Jun-16-14
Premium Chessgames Member
  offramp: I like the picture at the top of the page.

Why weren't wax mats allowed in the playing hall?

Jun-16-14
Premium Chessgames Member
  OhioChessFan: I am trying to find a hidden message in the no waxmat sign. There's got to be some reason all the letters are mirror images. Maybe it's a negative instead of the real pic and the letters are backwards....tamxaw on......nope. Maybe an anagram.....woman tax.......maybe. I will work on this mystery.
Dec-23-14
Premium Chessgames Member
  Check It Out: < Udit Narayan: actually it says ПО ШАХМАТ

Feb-25-09 TheChessGuy: Po shakhmatui, meaning, "Of chess.">

Dec-20-18  siggemannen: It's probably saying: "World Championship Of Chess", in Russian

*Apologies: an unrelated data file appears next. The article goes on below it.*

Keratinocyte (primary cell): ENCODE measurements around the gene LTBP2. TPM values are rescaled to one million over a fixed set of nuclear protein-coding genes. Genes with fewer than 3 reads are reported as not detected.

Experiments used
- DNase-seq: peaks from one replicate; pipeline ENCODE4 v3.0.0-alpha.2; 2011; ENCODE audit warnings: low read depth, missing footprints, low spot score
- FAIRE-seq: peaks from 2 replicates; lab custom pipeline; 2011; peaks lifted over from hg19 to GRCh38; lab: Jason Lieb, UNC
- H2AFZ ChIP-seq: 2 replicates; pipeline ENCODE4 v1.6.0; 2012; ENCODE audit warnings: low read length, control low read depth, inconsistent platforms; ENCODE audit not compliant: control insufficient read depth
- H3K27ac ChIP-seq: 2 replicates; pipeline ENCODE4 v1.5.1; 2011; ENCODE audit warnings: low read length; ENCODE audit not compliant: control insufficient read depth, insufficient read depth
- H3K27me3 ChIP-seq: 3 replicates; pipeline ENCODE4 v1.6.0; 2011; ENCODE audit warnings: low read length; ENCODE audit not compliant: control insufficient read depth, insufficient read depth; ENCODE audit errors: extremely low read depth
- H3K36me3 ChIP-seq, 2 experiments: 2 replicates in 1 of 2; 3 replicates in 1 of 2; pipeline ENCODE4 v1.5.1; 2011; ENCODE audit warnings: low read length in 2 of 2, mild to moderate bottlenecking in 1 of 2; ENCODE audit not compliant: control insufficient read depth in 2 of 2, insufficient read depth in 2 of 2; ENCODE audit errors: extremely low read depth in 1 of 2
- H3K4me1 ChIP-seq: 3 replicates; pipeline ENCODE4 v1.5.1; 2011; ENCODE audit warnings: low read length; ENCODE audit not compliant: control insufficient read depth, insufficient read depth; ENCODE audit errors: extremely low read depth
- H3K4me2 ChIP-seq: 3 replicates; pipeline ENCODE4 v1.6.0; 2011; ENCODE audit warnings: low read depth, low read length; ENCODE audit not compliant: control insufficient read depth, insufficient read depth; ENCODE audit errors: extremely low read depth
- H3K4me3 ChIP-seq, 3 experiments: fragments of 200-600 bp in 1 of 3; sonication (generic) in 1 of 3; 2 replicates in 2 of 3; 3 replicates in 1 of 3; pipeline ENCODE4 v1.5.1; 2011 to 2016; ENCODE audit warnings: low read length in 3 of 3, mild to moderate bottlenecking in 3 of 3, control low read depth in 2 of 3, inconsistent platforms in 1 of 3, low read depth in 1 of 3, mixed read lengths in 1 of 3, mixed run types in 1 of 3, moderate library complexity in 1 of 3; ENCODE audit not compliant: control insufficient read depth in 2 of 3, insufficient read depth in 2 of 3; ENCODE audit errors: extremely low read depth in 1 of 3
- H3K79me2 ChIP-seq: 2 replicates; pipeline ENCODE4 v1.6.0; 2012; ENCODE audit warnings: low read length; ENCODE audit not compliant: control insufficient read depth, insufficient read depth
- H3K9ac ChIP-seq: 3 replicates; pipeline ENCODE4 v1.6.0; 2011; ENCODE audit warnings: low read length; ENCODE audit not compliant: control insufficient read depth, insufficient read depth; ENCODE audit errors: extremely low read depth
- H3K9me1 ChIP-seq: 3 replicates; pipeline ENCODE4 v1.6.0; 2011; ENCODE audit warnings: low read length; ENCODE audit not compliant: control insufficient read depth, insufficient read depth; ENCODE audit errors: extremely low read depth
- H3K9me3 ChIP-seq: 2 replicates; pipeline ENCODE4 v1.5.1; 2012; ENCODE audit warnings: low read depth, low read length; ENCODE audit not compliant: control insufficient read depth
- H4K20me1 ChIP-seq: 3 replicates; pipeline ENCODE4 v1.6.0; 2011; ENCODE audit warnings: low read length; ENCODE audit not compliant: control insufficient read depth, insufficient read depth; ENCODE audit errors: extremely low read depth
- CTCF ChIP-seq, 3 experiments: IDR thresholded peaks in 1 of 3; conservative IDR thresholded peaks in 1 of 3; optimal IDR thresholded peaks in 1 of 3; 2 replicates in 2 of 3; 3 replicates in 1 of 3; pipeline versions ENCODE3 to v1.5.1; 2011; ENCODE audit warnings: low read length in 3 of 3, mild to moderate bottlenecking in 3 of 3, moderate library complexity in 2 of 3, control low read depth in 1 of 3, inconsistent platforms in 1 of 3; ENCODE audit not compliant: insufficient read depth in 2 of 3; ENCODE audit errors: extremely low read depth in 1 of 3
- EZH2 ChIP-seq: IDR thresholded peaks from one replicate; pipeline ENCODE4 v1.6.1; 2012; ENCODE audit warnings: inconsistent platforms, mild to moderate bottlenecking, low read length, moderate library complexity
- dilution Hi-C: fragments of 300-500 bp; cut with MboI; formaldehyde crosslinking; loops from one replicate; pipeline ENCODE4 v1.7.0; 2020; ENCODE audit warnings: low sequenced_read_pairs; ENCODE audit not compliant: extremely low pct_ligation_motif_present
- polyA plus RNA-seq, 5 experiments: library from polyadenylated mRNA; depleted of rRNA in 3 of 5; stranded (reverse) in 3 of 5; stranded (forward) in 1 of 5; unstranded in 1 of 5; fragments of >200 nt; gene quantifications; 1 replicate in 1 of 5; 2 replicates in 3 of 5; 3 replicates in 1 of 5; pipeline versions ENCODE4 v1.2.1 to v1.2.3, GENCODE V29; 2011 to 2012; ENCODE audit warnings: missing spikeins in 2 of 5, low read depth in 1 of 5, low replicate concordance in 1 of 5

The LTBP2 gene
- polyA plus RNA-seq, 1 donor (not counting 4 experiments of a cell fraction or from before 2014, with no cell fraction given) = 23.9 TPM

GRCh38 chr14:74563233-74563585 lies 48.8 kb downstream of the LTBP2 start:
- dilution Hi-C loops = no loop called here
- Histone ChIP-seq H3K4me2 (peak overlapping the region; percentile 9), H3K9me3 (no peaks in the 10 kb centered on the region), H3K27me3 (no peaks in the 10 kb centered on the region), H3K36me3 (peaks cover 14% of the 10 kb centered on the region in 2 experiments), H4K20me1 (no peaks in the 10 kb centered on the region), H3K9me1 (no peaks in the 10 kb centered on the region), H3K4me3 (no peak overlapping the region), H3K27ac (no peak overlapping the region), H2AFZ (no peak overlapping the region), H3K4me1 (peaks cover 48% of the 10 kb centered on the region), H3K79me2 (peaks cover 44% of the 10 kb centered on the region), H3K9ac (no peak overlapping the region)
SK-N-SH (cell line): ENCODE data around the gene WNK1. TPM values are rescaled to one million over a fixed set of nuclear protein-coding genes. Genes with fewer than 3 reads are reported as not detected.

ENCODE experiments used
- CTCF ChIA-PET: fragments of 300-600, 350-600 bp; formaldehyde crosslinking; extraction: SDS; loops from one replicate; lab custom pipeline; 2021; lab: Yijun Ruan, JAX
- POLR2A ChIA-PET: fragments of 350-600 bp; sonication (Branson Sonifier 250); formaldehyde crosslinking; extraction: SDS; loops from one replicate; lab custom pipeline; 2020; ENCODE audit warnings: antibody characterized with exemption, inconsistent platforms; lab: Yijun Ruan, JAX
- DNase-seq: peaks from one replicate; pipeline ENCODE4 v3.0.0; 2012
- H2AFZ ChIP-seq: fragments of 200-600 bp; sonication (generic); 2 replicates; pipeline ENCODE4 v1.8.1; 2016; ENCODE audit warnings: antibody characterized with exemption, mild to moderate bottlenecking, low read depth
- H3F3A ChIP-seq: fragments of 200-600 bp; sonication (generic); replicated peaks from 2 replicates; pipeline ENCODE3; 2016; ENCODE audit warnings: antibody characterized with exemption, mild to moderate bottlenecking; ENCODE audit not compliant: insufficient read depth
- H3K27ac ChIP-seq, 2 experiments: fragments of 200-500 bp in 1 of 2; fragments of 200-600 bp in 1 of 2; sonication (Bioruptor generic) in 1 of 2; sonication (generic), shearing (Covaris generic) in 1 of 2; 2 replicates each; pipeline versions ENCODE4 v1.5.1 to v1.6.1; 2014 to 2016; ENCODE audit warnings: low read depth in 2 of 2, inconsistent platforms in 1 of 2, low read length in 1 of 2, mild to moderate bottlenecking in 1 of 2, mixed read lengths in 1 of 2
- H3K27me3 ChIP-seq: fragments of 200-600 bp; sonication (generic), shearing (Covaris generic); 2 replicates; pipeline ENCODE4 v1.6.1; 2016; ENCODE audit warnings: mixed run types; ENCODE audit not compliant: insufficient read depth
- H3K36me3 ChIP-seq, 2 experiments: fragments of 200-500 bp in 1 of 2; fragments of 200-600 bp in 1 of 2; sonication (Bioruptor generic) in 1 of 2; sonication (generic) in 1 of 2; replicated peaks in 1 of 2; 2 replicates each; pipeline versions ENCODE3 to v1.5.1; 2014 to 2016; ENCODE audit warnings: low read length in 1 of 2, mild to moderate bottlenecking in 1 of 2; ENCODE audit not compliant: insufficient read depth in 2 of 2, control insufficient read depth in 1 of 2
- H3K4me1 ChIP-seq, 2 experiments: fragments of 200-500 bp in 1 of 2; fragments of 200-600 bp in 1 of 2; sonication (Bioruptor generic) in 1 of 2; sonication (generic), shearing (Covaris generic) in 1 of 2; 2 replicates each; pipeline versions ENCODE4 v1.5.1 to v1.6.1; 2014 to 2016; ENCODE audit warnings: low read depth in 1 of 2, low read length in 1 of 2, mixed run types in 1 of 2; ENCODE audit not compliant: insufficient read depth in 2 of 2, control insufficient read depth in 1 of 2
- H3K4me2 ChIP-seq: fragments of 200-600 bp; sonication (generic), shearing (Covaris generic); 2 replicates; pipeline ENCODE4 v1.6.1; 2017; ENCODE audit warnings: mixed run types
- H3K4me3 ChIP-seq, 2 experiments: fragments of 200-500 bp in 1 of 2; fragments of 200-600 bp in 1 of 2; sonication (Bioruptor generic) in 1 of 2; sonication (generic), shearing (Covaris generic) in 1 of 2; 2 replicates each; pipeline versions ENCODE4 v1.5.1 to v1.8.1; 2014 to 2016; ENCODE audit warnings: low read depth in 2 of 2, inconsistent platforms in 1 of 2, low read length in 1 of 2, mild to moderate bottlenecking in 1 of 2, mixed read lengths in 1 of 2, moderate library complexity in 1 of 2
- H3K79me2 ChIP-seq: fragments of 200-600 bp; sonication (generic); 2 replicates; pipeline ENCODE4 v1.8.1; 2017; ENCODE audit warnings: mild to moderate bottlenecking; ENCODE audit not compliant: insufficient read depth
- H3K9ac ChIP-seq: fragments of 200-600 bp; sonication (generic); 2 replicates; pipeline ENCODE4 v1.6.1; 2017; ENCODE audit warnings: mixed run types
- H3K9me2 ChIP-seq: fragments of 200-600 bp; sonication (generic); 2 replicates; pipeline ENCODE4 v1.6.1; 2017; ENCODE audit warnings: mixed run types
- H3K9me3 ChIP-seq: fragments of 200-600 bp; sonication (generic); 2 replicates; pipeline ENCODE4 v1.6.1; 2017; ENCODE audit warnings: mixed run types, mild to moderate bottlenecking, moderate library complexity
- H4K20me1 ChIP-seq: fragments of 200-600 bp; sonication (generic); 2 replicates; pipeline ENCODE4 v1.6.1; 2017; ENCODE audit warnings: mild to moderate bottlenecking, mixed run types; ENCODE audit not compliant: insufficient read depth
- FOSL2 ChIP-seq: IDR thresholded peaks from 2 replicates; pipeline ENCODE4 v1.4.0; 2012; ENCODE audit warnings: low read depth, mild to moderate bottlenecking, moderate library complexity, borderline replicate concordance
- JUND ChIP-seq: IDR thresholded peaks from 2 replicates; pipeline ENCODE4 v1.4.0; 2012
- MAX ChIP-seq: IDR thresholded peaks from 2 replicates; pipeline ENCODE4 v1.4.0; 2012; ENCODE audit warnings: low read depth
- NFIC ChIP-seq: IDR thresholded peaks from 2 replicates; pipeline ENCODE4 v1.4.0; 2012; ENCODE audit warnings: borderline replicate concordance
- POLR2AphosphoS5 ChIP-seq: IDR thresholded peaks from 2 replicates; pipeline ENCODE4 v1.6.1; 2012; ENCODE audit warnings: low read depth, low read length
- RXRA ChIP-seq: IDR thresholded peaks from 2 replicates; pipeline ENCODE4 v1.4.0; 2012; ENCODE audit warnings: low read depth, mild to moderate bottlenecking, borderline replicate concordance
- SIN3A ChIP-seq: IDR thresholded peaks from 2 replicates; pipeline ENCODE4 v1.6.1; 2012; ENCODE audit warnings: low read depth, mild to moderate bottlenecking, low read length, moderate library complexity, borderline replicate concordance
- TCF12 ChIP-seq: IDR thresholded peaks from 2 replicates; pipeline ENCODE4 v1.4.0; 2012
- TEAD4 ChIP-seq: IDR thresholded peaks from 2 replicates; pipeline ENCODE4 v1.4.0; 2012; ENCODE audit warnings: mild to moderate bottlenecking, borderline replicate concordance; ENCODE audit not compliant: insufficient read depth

Oct-08-19  King.Arthur.Brazil: Today, I recognize that Botvinnik had a strong chess, mainly in the middle and endgame, like Capablanca, for example. However, I would like to point something strange in this match. Sometimes you see Smyslov appearently beginning an attack, then suddenly he comes back and turn some "Petrosian" player, making defensive moves, the pieces disconnected, and the attack is simply abandonned. Once more time I must say, this is not the Smyslov we used to see. Including the many combinations and prepared tatics, you see few in this games, almost none. The Smyslov wins are quite simple, then I make the question, have they made some agreement of not playing tatic games? It is clear that Botvinnik overlooked several moves in some games, where he could win directly. The age and the tiredness counts too. They changed the pieces constantly, going almost directly to endgame. Why, if Smyslov could have best possibilities in tatics, in that time? I guess the he was forced to act this way. The change of his attacks and plans in several games, contrasts with his games against others. Nevertheless, you see the same thing, in his defeats against Geller, for the Soviet Championship Crown match, where his best chess had disappear. Unexplainable. That's why I still wonder if there were some political members controling the match development, among other things, to guarantee the result that USSR government would like. Unhappily, such a kind of things were common that time. Including, the genius Bronstein seemed blocked to go further, and you see that Keres, Geller, Bronstein, couldn't become the challenger. Look at 1957 games, in the beginning, it doesn't seem that Smyslov would win. So Smyslov became world chess champion, this was not what was expected by somebody in charge, and I feel this rematch like a direct way to bring the crown back to Botvinnik. This is the only way I can explain so different behavior. Some wins of Smyslov in this rematch are so easy and simple, that anyone could ask "why don't you play this way, on the remainning of games"? Some comments about the many uneasies that Bronstein had faced in his chess life, among other players is the basis of my view. Who could leave the USSR? Who could do anything, if the comunist party didn't allow? You see? I know that it was so good if chess (among other sports) doesn't have this componnent of politics inside. We'll never know what really happened, however, Smyslov went on his life, with his one year championship, and could participate in several worldwide tournements. Maybe, he knew that he got the topmost position once, and that this would never become real again. Sorry, if someone disagree.